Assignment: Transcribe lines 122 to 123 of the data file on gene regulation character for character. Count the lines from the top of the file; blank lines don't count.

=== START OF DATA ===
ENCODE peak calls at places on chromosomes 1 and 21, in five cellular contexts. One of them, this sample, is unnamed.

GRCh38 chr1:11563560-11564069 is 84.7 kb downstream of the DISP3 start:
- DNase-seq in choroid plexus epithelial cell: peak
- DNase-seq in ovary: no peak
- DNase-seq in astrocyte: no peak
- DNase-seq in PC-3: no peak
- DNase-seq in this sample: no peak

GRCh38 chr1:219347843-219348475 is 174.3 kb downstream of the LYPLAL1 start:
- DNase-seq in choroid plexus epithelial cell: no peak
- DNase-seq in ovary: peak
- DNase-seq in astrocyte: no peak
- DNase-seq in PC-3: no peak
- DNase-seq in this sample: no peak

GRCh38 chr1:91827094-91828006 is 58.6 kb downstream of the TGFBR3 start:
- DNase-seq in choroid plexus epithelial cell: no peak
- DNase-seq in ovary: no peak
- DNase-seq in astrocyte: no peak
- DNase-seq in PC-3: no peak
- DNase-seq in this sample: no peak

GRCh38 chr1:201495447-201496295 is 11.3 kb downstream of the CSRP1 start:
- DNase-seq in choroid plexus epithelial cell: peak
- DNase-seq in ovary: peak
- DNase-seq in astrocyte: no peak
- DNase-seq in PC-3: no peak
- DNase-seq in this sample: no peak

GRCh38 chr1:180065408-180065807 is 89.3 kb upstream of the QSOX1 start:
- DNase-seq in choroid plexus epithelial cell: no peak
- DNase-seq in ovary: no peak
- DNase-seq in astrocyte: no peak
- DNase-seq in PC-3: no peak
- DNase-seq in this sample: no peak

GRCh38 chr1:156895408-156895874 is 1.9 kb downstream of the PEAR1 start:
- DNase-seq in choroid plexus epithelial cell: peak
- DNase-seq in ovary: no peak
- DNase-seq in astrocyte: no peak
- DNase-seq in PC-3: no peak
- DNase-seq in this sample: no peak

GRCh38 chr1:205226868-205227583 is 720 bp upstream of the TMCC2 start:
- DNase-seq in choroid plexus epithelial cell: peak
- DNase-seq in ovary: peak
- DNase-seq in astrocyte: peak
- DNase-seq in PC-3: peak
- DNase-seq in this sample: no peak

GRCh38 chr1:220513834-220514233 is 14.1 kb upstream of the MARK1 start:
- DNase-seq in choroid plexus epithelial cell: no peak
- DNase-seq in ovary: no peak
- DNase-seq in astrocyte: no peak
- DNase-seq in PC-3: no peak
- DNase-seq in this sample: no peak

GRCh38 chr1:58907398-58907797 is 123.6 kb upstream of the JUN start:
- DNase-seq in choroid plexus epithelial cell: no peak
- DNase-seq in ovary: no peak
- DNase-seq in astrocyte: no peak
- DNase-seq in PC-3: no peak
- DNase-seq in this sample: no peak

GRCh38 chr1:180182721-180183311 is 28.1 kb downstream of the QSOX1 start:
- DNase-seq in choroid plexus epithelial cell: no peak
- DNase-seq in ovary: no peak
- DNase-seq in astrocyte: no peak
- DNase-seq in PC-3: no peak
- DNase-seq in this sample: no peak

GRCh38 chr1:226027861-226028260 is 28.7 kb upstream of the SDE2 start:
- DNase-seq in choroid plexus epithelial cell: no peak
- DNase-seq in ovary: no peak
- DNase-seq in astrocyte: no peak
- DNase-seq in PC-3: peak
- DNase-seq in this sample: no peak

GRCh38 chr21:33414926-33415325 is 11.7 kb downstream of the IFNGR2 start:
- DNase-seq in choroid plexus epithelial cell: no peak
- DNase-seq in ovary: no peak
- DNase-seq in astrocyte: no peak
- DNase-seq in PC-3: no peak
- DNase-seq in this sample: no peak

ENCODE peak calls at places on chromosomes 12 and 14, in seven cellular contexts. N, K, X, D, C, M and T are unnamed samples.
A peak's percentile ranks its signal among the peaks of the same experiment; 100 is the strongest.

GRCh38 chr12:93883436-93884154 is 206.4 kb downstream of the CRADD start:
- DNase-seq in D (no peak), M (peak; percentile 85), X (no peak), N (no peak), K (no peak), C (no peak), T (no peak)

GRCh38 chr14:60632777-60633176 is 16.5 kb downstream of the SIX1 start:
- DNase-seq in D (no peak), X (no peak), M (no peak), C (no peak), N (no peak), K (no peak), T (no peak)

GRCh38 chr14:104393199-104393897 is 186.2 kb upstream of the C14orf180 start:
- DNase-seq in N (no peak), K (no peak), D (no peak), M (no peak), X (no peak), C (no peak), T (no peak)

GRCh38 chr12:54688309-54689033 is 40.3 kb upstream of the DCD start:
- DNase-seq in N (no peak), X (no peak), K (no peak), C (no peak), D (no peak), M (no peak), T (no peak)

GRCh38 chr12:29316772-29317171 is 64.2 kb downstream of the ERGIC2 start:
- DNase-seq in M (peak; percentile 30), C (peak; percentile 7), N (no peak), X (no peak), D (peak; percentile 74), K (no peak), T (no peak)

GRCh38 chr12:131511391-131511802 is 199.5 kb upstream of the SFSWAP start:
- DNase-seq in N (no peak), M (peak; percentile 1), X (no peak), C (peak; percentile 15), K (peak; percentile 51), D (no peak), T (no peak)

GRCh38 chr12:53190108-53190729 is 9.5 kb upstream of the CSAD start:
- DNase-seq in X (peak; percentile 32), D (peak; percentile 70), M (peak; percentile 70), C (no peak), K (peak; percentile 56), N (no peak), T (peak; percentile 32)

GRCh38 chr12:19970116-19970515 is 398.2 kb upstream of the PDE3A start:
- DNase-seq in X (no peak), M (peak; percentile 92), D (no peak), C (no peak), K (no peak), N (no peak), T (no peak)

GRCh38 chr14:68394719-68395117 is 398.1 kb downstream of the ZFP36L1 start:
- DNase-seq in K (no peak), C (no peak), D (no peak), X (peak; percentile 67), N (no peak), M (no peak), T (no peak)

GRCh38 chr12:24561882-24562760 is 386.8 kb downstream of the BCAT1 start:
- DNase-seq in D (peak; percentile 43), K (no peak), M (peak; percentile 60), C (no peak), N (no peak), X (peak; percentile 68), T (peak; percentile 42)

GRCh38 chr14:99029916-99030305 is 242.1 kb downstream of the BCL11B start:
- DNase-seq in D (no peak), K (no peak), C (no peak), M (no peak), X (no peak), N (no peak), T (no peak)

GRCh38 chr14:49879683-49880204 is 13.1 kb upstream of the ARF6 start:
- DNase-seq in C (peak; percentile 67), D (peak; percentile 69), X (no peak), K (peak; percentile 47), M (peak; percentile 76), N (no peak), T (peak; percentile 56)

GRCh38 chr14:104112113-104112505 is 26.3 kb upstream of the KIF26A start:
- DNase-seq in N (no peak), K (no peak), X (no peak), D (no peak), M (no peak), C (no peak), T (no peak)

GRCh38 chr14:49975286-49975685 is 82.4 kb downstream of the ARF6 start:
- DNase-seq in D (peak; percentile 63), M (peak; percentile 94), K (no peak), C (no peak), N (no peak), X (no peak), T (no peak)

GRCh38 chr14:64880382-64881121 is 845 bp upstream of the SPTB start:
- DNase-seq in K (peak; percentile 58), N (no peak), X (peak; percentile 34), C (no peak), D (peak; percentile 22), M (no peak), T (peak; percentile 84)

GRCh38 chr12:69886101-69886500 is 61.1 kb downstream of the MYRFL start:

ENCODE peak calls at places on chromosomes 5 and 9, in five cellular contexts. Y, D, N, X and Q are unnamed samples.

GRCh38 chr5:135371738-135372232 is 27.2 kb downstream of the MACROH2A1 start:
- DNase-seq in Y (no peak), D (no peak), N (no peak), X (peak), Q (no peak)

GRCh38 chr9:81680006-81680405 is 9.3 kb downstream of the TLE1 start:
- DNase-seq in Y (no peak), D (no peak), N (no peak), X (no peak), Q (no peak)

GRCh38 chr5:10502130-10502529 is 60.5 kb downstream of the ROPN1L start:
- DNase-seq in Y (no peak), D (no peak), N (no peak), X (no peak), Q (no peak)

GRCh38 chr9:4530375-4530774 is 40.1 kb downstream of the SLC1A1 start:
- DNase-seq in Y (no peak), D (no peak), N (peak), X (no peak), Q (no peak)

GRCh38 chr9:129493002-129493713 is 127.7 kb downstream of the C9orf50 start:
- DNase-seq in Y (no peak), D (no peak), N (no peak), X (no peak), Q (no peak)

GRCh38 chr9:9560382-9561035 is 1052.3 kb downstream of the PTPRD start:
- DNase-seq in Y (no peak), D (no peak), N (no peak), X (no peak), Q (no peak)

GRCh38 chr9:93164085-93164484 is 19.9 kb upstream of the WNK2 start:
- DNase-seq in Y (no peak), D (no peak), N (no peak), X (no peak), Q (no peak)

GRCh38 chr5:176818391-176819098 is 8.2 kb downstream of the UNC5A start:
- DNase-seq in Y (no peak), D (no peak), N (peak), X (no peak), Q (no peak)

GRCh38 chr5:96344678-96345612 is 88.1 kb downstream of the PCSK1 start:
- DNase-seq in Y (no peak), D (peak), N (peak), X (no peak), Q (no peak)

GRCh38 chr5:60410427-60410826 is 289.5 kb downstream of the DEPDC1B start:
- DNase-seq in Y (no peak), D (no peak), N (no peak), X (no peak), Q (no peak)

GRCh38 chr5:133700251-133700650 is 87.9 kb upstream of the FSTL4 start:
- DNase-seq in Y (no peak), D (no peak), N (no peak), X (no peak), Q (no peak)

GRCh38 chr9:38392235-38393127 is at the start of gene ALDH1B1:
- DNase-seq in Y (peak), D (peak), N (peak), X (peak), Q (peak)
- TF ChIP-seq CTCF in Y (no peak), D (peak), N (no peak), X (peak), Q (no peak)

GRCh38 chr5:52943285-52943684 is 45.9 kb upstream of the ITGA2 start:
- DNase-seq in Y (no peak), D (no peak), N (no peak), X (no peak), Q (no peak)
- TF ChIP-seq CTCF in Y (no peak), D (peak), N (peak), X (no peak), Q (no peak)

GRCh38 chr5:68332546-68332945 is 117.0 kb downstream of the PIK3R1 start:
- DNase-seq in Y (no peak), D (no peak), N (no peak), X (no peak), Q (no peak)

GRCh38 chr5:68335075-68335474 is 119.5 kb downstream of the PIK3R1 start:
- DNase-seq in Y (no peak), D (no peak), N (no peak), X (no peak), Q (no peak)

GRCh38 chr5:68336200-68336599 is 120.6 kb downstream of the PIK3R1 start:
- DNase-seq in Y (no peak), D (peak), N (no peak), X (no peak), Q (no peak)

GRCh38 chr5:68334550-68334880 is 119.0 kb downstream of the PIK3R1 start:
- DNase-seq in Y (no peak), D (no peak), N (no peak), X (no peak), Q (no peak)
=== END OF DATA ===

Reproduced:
GRCh38 chr5:176818391-176819098 is 8.2 kb downstream of the UNC5A start:
- DNase-seq in Y (no peak), D (no peak), N (peak), X (no peak), Q (no peak)